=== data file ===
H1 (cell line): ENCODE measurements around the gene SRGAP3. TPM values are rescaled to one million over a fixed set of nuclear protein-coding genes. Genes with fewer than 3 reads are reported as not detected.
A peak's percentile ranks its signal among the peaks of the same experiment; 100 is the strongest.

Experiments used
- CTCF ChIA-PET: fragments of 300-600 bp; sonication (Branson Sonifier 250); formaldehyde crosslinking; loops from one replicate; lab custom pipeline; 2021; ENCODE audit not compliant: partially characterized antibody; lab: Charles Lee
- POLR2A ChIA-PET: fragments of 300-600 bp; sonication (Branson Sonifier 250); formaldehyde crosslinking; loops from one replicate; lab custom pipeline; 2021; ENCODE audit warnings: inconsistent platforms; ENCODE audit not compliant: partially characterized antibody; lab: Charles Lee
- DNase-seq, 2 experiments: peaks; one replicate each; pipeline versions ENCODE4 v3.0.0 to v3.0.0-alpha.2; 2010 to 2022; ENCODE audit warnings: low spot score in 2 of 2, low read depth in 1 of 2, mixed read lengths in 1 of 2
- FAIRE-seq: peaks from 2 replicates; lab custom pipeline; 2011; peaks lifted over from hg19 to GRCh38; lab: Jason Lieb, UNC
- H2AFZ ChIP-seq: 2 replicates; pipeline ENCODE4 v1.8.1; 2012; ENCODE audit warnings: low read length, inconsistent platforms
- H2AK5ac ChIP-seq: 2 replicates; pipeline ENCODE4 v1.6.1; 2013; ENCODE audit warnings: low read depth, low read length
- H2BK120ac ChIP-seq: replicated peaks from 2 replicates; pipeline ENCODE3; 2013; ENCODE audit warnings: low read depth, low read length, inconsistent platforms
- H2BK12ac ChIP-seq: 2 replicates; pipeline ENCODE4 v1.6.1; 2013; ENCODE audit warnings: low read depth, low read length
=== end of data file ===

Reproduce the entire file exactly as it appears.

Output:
H1 (cell line): ENCODE measurements around the gene SRGAP3. TPM values are rescaled to one million over a fixed set of nuclear protein-coding genes. Genes with fewer than 3 reads are reported as not detected.
A peak's percentile ranks its signal among the peaks of the same experiment; 100 is the strongest.

Experiments used
- CTCF ChIA-PET: fragments of 300-600 bp; sonication (Branson Sonifier 250); formaldehyde crosslinking; loops from one replicate; lab custom pipeline; 2021; ENCODE audit not compliant: partially characterized antibody; lab: Charles Lee
- POLR2A ChIA-PET: fragments of 300-600 bp; sonication (Branson Sonifier 250); formaldehyde crosslinking; loops from one replicate; lab custom pipeline; 2021; ENCODE audit warnings: inconsistent platforms; ENCODE audit not compliant: partially characterized antibody; lab: Charles Lee
- DNase-seq, 2 experiments: peaks; one replicate each; pipeline versions ENCODE4 v3.0.0 to v3.0.0-alpha.2; 2010 to 2022; ENCODE audit warnings: low spot score in 2 of 2, low read depth in 1 of 2, mixed read lengths in 1 of 2
- FAIRE-seq: peaks from 2 replicates; lab custom pipeline; 2011; peaks lifted over from hg19 to GRCh38; lab: Jason Lieb, UNC
- H2AFZ ChIP-seq: 2 replicates; pipeline ENCODE4 v1.8.1; 2012; ENCODE audit warnings: low read length, inconsistent platforms
- H2AK5ac ChIP-seq: 2 replicates; pipeline ENCODE4 v1.6.1; 2013; ENCODE audit warnings: low read depth, low read length
- H2BK120ac ChIP-seq: replicated peaks from 2 replicates; pipeline ENCODE3; 2013; ENCODE audit warnings: low read depth, low read length, inconsistent platforms
- H2BK12ac ChIP-seq: 2 replicates; pipeline ENCODE4 v1.6.1; 2013; ENCODE audit warnings: low read depth, low read length